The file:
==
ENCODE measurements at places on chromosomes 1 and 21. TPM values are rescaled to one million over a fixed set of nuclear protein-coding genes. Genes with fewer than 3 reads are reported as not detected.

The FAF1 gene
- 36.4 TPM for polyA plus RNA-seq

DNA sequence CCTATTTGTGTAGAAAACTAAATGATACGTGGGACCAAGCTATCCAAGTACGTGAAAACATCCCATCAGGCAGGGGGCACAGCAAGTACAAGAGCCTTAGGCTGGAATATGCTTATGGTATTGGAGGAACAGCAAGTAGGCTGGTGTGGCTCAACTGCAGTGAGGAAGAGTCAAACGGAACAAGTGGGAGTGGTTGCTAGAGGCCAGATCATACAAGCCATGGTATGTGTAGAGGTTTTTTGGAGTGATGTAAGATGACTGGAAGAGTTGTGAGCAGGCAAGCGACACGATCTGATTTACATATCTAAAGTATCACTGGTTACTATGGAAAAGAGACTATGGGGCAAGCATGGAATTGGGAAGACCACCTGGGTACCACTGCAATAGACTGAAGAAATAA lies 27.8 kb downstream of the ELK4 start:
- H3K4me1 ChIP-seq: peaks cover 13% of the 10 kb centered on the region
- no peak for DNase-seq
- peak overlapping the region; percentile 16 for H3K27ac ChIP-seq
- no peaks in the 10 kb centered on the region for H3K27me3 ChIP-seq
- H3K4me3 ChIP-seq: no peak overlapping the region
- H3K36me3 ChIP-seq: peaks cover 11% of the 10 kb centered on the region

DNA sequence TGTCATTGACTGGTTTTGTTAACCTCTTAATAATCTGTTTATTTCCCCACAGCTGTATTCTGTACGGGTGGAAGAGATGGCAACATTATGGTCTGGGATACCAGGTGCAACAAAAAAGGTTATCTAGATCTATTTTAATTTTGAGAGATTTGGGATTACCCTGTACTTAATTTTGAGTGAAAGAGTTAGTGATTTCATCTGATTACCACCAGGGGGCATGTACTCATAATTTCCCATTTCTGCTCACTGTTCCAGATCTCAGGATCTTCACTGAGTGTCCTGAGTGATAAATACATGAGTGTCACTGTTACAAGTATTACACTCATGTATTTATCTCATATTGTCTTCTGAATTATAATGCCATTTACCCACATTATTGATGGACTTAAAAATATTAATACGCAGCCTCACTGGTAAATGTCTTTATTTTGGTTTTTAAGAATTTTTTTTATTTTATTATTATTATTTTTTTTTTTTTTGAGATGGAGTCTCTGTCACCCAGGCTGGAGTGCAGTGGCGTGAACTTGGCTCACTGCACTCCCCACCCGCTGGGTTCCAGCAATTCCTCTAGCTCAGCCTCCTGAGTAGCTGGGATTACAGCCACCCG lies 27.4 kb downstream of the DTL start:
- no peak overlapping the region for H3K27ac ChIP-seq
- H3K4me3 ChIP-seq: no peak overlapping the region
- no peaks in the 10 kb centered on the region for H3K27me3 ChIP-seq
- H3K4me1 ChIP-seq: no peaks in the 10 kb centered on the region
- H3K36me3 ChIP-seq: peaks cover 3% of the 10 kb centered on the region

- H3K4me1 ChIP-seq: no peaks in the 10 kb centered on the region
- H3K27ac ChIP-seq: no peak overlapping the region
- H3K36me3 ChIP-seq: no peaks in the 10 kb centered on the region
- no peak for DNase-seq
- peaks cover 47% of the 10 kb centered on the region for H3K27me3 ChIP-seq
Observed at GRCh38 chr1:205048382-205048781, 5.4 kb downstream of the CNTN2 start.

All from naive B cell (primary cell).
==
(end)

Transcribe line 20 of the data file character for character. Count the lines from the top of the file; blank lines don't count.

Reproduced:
- no peak for DNase-seq